“The truth is the governor isn’t a progressive and he knows it,” she told the press. “That’s why he and his allies have bullied progressive community groups and rallied the full force of the big-money establishment. But I won’t be scared out of the room. New Yorkers deserve a choice. And that’s why I’m here today.”
Then Nixon, after taking some selfies with a couple of LIRR workers apparently unconcerned that they could face repercussions for selfie-ing with their boss’s enemy, hopped into a waiting black car. She surfaced again during the roll call, when the delegates were officially announcing who they would support. Her appearance on the floor to do an interview with NY1 set off a brief scramble among the press corps.
There were only a smattering of voices calling out “Nixon” when their turn came during the roll call, and those who did were often met with boos from the floor.
“I couldn’t do it,” said Nick Rizzo, a liberal delegate from Williamsburg and Greenpoint who abstained on the floor. “If I voted for Nixon all my friends here would hate me. If I voted for Cuomo, all my friends back home would hate me. Actually, my district is divided between Cuomo and Nixon. The Hasids are for Cuomo and the hipsters are for Nixon”
“He is going to have to do better for folks to applaud him in the manner that he would appreciate,” said New York City Councilman Bill Perkins, a Democrat from Harlem, when asked why progressives have been slow to embrace the governor. “He doesn’t have a good touchy-feely kind of style. I think he could be less distant. This party is looking for a more progressive visionary approach that the governor hasn’t launched yet. I think people expected more.”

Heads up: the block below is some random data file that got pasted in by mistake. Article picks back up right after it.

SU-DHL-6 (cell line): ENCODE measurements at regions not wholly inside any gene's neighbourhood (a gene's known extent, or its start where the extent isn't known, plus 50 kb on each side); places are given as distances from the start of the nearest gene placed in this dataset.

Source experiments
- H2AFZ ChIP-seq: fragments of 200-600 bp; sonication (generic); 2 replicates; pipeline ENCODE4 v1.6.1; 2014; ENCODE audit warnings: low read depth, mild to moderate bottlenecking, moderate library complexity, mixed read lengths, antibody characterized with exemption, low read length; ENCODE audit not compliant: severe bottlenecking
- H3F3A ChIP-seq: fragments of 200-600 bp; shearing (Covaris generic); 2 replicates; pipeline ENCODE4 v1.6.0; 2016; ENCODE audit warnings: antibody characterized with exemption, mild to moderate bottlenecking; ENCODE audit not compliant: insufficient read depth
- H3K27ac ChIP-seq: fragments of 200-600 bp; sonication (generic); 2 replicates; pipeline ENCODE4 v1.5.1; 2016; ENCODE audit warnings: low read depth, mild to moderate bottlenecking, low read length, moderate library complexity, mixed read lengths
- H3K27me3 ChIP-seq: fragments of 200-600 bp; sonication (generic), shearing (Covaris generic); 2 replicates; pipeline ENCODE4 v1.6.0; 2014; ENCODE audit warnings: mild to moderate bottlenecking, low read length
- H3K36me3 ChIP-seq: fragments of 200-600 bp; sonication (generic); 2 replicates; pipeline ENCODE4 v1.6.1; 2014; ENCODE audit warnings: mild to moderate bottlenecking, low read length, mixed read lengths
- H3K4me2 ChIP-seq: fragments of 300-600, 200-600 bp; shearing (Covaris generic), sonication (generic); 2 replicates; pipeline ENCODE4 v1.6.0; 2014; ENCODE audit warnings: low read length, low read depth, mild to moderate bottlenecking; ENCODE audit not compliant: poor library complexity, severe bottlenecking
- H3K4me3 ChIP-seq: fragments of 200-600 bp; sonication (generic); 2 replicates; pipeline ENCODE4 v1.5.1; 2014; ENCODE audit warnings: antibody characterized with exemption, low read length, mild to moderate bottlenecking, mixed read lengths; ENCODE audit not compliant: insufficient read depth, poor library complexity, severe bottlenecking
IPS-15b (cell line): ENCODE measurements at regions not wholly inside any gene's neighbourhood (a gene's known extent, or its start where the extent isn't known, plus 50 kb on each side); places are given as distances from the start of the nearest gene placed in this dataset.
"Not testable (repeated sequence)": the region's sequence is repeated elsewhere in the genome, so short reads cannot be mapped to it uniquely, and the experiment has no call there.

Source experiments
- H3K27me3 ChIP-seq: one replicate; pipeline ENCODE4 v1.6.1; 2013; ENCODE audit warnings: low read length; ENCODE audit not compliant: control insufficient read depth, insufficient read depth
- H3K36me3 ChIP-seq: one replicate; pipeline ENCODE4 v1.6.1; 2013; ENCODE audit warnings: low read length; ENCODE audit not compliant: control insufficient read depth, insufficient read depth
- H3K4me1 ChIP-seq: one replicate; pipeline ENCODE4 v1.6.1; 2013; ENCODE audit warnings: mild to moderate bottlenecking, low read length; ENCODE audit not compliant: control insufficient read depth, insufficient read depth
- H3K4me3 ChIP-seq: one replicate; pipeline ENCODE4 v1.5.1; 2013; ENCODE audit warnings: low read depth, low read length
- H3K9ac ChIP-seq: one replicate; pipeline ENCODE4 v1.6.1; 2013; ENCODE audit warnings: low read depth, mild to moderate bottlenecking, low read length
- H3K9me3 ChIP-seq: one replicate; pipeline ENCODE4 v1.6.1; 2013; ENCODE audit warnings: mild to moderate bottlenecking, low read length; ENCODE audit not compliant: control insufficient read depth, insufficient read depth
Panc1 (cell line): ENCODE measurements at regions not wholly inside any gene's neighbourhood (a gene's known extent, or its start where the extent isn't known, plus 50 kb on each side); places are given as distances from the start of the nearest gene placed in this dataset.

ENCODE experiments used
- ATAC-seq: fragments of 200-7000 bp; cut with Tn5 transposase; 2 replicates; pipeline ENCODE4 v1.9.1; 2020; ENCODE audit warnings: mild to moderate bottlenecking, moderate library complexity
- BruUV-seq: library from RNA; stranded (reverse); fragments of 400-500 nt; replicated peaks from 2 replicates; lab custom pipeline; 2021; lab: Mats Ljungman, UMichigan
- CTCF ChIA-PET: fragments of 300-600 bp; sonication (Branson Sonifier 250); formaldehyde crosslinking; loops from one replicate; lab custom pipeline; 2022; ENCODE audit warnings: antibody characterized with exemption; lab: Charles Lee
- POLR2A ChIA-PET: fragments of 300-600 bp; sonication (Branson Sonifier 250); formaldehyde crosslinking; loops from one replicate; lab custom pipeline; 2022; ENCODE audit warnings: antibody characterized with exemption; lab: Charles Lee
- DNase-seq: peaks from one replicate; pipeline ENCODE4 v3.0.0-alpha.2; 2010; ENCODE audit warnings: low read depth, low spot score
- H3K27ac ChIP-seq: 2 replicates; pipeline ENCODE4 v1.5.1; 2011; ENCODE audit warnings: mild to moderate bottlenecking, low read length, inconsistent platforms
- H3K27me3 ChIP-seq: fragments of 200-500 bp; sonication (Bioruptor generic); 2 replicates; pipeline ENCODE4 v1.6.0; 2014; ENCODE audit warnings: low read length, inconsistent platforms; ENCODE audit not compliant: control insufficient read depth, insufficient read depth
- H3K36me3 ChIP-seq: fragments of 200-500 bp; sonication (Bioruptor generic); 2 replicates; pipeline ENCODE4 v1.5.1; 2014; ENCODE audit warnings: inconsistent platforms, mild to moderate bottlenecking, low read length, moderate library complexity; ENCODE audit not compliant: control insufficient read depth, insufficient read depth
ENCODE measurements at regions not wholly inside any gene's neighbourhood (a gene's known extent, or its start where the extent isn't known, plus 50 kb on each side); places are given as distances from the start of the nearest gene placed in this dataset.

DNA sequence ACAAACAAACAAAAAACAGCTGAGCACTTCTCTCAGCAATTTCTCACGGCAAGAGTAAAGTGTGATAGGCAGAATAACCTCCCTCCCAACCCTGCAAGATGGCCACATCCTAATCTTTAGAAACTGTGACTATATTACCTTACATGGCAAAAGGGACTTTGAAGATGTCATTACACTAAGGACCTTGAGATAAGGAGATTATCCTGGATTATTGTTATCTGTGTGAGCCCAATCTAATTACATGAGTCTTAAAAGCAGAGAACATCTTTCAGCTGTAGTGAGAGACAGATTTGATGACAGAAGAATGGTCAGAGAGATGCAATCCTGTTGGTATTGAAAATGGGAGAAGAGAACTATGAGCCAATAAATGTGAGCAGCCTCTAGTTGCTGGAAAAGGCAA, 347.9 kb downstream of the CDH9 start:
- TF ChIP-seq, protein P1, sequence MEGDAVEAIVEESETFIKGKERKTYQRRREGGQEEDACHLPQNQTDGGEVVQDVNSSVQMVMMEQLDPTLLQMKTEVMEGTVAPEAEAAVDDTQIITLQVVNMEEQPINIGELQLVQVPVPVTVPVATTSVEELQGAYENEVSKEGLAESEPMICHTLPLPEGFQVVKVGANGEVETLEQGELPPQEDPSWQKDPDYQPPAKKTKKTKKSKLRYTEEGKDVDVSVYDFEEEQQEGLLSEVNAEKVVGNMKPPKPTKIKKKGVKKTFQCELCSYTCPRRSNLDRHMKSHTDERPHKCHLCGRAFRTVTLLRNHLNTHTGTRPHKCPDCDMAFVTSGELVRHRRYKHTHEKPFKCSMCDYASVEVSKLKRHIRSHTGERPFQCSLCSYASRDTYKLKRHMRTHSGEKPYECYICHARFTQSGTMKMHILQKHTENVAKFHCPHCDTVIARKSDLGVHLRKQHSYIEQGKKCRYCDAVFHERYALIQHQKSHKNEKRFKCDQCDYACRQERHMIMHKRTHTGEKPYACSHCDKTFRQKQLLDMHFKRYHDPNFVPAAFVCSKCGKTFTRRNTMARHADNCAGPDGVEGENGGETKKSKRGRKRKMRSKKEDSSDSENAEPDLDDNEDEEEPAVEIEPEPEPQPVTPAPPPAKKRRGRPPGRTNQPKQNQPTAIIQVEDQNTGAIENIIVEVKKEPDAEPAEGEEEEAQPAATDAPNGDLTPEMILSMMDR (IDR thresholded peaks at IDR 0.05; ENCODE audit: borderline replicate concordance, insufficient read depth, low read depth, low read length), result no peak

Cuomo chose Hillary Clinton to offer the convention’s keynote, but that move only raised the hackles of some of his progressive opponents further. Jumaane Williams, a city councilman from Brooklyn who is running for lieutenant governor against Kathy Hochul, Cuomo’s chosen pick, said that Clinton represented one side of the bitter civil war that consumed the party in 2016.
“Is this the speaker that is most helpful to unify the party? Are they intentionally trying to agitate one side when they should be providing unity?” he said, suggesting that the party should have chosen Bernie Sanders to speak as well. “When they talk about unity it is usually the party leadership telling the left that they should shut up and be quiet.”
When Clinton’s turn came to speak, she discussed the need for more women in elective office, but didn’t mention Nixon. She didn’t mention Cuomo either until a few minutes into her speech, although she did talk about the last time she was at Hofstra, when she debated Donald Trump for the first time. “It was a great night,” she said. “Mostly because I won.”
Cuomo made a surprise appearance after her speech, presenting the one-time U.S. senator and secretary of State with, of all things, a bouquet of flowers.
Not that it much mattered. Cuomo ended up getting more than 95 percent of the vote on the floor, and by the time Clinton spoke, Nixon was already gone.